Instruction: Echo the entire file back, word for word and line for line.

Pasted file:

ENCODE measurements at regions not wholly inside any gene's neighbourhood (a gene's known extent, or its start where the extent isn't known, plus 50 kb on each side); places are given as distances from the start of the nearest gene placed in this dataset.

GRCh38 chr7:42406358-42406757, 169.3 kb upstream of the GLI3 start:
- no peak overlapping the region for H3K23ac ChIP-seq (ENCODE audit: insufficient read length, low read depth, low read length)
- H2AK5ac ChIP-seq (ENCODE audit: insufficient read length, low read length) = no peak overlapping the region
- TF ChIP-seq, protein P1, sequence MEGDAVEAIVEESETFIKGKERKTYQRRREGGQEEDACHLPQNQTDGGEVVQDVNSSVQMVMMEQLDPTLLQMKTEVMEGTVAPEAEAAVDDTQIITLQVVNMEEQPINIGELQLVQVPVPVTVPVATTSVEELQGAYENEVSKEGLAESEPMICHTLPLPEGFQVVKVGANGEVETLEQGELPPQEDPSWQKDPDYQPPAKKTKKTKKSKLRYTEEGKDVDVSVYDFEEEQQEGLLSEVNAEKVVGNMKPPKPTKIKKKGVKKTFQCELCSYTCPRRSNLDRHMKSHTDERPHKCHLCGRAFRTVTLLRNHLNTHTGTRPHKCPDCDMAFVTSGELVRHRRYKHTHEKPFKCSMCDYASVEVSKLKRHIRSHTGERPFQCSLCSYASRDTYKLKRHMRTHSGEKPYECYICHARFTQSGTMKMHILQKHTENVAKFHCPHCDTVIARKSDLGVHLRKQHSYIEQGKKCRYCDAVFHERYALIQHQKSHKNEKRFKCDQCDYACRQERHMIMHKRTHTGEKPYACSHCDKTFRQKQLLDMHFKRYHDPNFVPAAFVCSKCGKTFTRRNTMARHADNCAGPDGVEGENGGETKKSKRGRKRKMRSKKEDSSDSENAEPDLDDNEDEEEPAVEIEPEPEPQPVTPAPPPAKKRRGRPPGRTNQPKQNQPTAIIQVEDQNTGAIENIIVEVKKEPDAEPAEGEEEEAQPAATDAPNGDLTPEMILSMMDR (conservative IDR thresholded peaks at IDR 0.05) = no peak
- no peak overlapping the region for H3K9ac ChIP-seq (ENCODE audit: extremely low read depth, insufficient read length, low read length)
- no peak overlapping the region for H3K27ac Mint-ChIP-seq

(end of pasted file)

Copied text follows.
ENCODE measurements at regions not wholly inside any gene's neighbourhood (a gene's known extent, or its start where the extent isn't known, plus 50 kb on each side); places are given as distances from the start of the nearest gene placed in this dataset.

GRCh38 chr7:42406358-42406757, 169.3 kb upstream of the GLI3 start:
- no peak overlapping the region for H3K23ac ChIP-seq (ENCODE audit: insufficient read length, low read depth, low read length)
- H2AK5ac ChIP-seq (ENCODE audit: insufficient read length, low read length) = no peak overlapping the region
- TF ChIP-seq, protein P1, sequence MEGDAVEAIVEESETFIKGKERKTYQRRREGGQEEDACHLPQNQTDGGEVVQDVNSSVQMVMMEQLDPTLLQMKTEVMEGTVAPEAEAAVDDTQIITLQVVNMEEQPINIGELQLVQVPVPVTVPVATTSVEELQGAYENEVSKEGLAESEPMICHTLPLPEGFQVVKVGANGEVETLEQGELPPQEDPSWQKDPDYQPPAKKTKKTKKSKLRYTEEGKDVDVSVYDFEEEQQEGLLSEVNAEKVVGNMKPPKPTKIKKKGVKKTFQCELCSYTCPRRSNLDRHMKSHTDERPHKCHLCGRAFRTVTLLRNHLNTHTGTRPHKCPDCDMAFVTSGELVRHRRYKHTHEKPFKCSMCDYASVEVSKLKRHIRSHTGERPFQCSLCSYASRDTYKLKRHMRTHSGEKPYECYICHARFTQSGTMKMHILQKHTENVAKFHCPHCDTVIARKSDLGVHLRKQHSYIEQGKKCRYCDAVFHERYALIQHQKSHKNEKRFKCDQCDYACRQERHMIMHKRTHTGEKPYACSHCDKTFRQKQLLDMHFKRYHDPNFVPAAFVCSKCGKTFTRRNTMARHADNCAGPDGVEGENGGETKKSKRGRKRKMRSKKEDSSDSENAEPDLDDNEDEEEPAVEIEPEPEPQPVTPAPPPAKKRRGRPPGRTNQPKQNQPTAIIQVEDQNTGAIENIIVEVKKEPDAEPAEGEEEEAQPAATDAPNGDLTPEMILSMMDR (conservative IDR thresholded peaks at IDR 0.05) = no peak
- no peak overlapping the region for H3K9ac ChIP-seq (ENCODE audit: extremely low read depth, insufficient read length, low read length)
- no peak overlapping the region for H3K27ac Mint-ChIP-seq